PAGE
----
Foreign National Mortgage & Home Loan Guidelines in 2023


It can sometimes be more difficult for a foreign national to obtain a traditional mortgage loan, often due to — among other things — not having a U.S. credit history or a SSN. The good news is that there are a variety of foreign national loans that utilize less conventional lending requirements to approve mortgage loans for foreign national buyers. In short, foreign national mortgage loans make it easier for foreign nationals to buy a home in the United States.

Purchasing real estate — whether it’s a primary residence, a second home, or an investment property — can be a fairly complicated process. This is particularly true if you’re not a U.S. citizen, you aren’t familiar with the mortgage lending process in the States, and you don’t have all of the necessary documentation that U.S.-born borrowers typically need to qualify for a mortgage loan.

Fortunately, there are a number of lenders who offer foreign national mortgages and specialize in the nuances of foreign national mortgage guidelines. As Gagan Saini, Director of Acquisitions at JiT Homebuyers, says, “Navigating the U.S. mortgage landscape as a foreign national can feel like charting unknown territory, but it’s far from impossible. Foreign national and non-residential alien loans are tailor-made but require fulfilling specific criteria.”

Read on to learn more about foreign national mortgage loans, including the requirements needed to obtain foreign national loans and the benefits and drawbacks of a foreign national loan program.

What is a foreign national mortgage loan?

Foreign national loans are simply mortgages designed for borrowers who are not U.S.-born citizens or naturalized citizens and who want to buy property in the United States. This means that lenders who offer foreign national mortgage options are willing to work with less conventional qualifying methods than other lenders.

For example, lenders of conventional loans typically need to look at a borrower’s credit history, tax returns, proof of income, employment history, bank statements, debts, and assets. Some of these requirements might be difficult or even impossible for foreign national borrowers to come up with.

Foreign nationals may have to deal with not having a SSN, U.S. credit history, or tax records. Language barriers or unfamiliarity with the U.S. mortgage process are also an obstacle. However, there are lenders and mortgage brokers who specialize in helping foreign nationals.

In a nutshell, lenders who offer foreign national mortgages tend to use more flexible qualification methods than traditional lenders. A foreign national program makes the path to homeownership much more feasible for those not born in the States who are looking to purchase property.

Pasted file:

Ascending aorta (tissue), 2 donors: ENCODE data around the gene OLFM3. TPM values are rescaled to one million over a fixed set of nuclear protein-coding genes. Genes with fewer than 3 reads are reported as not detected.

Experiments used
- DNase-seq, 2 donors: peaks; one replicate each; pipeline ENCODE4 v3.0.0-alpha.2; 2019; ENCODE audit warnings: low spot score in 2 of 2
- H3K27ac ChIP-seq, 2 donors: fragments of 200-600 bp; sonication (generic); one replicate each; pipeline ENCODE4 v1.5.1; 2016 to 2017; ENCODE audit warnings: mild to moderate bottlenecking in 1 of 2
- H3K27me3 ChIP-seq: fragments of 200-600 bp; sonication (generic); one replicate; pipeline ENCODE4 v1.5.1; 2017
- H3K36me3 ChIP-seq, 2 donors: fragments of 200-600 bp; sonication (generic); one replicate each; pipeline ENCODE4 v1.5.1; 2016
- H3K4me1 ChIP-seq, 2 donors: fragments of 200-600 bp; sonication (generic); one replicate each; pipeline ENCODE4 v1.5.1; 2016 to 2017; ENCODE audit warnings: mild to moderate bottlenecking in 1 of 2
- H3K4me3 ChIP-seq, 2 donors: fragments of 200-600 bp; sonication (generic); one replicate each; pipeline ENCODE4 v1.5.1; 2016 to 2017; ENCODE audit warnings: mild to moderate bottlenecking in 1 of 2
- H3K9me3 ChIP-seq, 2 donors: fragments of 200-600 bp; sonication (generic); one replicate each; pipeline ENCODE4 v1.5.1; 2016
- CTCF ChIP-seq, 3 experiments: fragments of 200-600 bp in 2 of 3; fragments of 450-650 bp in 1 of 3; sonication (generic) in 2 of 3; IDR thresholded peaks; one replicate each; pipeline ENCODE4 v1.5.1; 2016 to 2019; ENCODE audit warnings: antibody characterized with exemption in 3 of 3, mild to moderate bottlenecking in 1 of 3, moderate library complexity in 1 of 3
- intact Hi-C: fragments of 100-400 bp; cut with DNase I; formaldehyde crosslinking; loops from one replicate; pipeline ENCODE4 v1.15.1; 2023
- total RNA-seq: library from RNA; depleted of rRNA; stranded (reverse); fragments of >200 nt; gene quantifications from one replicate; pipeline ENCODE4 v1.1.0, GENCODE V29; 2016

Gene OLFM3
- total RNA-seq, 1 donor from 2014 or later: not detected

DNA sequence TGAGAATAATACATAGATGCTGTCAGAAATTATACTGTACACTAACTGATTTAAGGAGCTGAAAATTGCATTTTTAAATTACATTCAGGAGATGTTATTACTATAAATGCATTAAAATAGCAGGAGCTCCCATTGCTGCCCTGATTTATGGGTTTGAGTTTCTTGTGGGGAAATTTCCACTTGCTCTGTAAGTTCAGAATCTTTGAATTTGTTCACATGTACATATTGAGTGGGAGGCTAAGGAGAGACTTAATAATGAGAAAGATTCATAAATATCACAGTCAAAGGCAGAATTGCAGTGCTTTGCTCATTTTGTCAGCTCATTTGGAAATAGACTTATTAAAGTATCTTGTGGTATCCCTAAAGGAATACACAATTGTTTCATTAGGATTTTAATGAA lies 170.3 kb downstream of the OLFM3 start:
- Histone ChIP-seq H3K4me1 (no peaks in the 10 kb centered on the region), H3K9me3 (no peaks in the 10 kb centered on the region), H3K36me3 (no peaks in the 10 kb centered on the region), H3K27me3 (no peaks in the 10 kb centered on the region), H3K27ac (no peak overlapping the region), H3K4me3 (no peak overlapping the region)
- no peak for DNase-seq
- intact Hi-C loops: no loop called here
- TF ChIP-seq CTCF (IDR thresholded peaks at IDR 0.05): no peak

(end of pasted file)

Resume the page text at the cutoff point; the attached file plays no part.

Pros and cons of foreign national mortgage loans

Before you apply for a foreign national mortgage loan, you’ll want to consider the following benefits and drawbacks:


Here is a list of the benefits and the drawbacks to consider.

  • No Social Security number required
  • Loans for up to $5 million
  • No U.S. credit history needed
  • Multiple loan options
  • Larger down payment
  • Higher interest rates
  • Significant cash reserves required
  • Must keep money in an FDIC-insured bank
  • Currency exchange rates

Pros of foreign national loans

  • With foreign national loans, borrowers can purchase homes or investment properties in the U.S. without needing a Social Security number, green card, or visa.
  • Some foreign national lenders offer loan amounts of up to $5 million.
  • Foreign national borrowers don’t necessarily need a U.S.-based credit history.
  • Foreign national loan lenders offer a variety of mortgage loan types to choose from.

Cons of foreign national loans

  • Foreign national mortgage loans usually require a larger down payment.
  • Interest rates are also typically higher for foreign national mortgages.
  • To be approved for a foreign national loan, a borrower may need to have significant cash reserves on hand.
  • Foreign national borrowers may be required to keep their money in an FDIC bank for a specified period of time.
  • Currency exchange rates may cause issues with monthly mortgage payments.

Pro Tip

Don’t forget about the impact of exchange rates on the borrowing process. If a foreign national’s income is in a different currency, fluctuating exchange rates can complicate the repayment of a U.S. dollar-denominated loan.

How to apply for a foreign national mortgage loan

For foreign nationals looking to get a mortgage in the United States, it can help to understand the entirety of the buying process from the start to the closing date. You should also learn what to expect and what kinds of documentation you’ll need to provide, including what to do if you don’t have a credit report.

Get pre-approved for a mortgage loan